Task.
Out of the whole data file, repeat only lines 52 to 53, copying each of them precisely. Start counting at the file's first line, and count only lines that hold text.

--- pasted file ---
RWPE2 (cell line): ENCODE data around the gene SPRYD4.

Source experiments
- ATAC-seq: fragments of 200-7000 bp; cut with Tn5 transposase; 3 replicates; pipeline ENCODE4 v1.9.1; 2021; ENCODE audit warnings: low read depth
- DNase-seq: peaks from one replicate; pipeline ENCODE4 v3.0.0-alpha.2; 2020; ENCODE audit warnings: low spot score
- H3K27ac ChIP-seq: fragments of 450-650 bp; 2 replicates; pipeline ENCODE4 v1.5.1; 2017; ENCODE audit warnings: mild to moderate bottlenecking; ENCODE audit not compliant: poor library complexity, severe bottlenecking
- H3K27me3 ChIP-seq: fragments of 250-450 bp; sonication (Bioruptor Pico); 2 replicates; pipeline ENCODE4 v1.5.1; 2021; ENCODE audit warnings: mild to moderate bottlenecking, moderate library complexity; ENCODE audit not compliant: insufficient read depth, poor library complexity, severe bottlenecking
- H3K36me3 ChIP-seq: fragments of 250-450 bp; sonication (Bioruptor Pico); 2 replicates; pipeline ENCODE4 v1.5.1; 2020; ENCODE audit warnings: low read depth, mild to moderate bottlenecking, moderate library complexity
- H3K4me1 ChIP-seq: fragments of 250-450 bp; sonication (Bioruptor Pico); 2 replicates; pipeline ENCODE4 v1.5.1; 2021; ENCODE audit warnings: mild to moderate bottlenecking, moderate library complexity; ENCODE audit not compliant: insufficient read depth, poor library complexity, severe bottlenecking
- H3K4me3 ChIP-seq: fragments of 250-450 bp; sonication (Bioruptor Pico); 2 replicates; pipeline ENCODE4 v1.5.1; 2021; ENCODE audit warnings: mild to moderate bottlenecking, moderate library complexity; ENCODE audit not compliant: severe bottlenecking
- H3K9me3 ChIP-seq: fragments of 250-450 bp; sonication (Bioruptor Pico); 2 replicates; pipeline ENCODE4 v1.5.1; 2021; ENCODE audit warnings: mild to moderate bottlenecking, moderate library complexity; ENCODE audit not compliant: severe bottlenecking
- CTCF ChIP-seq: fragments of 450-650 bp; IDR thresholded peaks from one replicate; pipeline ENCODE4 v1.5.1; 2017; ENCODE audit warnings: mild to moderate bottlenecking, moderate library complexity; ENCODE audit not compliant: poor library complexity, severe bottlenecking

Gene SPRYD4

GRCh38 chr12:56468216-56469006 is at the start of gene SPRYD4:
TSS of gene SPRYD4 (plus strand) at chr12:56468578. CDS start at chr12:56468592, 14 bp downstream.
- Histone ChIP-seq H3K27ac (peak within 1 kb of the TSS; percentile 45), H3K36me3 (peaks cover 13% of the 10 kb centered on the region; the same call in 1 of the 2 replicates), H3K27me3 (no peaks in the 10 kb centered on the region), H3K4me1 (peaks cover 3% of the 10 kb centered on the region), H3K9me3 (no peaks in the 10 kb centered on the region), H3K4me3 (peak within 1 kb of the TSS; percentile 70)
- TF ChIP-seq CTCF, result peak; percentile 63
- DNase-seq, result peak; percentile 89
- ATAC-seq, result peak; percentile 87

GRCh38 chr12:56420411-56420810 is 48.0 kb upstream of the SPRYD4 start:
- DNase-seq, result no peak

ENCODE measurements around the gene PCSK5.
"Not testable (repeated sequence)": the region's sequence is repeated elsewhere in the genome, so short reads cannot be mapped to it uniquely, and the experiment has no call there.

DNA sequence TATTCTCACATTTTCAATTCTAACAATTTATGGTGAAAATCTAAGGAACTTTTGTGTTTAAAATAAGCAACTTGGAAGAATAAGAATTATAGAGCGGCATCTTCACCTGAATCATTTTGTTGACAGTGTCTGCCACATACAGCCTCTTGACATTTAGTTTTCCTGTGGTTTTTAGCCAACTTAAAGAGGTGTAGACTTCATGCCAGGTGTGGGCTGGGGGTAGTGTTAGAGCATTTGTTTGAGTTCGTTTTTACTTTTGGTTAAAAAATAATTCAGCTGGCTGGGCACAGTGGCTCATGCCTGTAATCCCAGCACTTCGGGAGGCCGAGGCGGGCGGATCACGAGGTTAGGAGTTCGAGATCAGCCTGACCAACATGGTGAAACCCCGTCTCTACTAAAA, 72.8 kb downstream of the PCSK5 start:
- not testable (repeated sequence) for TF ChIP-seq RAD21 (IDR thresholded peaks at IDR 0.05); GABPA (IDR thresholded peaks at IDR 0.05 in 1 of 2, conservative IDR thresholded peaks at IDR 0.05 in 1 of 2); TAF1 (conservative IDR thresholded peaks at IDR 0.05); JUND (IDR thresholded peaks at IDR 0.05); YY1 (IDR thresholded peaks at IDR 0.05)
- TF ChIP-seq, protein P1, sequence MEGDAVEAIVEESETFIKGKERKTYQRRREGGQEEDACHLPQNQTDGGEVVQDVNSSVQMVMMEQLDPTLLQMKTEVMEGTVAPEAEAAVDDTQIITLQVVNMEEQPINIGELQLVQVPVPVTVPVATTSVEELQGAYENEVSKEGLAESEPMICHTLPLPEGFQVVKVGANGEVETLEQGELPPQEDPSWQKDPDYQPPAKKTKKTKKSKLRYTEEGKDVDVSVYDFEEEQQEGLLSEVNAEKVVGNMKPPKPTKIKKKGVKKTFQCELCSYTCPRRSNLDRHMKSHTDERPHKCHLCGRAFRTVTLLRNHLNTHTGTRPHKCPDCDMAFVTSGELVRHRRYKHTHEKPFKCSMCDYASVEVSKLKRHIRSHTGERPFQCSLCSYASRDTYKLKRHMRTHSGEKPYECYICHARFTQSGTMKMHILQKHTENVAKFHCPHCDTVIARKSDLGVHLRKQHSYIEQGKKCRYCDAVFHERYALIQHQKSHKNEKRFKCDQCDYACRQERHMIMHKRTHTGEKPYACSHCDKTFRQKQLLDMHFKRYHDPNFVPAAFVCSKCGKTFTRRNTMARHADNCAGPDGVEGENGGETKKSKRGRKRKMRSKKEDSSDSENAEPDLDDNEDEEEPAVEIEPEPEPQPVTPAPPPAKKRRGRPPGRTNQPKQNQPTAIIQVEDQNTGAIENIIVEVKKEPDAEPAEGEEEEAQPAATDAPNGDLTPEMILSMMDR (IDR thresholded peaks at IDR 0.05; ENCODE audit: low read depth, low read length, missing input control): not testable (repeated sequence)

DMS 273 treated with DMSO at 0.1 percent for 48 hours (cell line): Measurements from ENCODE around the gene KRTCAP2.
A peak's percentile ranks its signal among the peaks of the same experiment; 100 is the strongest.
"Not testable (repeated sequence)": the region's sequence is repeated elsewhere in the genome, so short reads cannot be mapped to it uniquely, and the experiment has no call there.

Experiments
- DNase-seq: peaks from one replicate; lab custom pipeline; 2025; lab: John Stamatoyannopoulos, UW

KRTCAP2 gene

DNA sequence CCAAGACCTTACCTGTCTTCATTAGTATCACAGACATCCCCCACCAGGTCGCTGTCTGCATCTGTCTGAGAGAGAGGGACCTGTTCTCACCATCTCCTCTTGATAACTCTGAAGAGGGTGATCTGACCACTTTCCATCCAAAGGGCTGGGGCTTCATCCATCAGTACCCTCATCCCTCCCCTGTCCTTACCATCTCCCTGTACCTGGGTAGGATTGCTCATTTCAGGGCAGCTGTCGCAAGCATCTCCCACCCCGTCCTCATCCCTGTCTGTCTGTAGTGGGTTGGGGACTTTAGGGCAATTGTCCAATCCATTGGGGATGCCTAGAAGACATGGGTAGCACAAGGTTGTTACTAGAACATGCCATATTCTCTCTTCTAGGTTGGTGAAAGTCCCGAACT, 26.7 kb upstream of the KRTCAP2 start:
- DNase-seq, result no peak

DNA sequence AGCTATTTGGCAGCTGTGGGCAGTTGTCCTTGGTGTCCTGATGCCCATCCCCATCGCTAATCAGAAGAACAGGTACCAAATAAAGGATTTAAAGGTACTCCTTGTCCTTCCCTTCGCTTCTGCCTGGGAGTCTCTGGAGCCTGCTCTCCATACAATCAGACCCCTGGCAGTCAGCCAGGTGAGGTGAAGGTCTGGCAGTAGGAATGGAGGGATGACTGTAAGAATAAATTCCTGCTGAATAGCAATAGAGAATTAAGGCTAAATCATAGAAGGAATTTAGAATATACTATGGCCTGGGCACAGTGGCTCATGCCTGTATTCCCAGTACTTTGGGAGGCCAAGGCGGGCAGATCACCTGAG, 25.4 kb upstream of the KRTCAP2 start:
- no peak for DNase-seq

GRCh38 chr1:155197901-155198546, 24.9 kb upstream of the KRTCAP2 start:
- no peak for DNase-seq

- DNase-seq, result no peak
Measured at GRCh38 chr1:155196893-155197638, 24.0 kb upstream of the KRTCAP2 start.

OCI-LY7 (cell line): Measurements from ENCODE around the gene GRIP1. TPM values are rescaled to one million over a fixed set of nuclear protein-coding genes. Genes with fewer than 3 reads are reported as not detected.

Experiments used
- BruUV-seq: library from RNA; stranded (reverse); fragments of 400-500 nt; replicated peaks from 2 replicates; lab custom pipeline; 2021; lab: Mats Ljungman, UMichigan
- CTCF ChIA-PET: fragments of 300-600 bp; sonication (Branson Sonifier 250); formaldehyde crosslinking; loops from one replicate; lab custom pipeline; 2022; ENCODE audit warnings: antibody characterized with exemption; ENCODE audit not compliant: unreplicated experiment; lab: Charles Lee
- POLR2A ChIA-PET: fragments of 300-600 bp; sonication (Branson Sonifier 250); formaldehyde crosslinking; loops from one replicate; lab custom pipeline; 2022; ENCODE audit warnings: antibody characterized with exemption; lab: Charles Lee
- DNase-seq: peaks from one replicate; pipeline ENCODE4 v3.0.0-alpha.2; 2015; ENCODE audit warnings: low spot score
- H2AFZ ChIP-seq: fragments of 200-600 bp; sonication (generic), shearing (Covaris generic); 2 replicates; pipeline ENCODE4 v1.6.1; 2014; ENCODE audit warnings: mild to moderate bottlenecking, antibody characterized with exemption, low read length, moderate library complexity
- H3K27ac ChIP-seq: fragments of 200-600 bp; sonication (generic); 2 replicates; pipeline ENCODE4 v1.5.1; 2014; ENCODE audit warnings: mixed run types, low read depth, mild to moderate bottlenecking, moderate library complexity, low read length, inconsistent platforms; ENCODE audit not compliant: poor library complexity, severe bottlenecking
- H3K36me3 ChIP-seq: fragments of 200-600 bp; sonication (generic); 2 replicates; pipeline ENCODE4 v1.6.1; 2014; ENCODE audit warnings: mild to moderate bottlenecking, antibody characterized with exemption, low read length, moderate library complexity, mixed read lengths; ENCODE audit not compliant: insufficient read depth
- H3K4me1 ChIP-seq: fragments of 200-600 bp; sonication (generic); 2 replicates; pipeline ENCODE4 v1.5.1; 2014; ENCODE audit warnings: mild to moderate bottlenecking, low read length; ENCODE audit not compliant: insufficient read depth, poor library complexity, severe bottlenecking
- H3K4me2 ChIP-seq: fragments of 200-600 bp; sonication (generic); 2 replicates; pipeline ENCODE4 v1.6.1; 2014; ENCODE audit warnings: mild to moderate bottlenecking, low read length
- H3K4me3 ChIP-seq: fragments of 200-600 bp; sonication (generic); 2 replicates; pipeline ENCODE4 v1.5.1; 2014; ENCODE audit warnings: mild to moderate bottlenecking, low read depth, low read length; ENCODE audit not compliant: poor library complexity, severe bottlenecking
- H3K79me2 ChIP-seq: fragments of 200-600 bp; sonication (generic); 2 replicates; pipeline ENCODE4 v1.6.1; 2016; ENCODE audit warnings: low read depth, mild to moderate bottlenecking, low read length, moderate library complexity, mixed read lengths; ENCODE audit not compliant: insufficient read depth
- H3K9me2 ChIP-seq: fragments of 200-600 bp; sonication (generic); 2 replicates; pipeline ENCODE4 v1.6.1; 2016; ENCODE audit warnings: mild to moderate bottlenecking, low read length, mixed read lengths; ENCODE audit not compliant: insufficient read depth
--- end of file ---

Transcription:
- H3K79me2 ChIP-seq: fragments of 200-600 bp; sonication (generic); 2 replicates; pipeline ENCODE4 v1.6.1; 2016; ENCODE audit warnings: low read depth, mild to moderate bottlenecking, low read length, moderate library complexity, mixed read lengths; ENCODE audit not compliant: insufficient read depth
- H3K9me2 ChIP-seq: fragments of 200-600 bp; sonication (generic); 2 replicates; pipeline ENCODE4 v1.6.1; 2016; ENCODE audit warnings: mild to moderate bottlenecking, low read length, mixed read lengths; ENCODE audit not compliant: insufficient read depth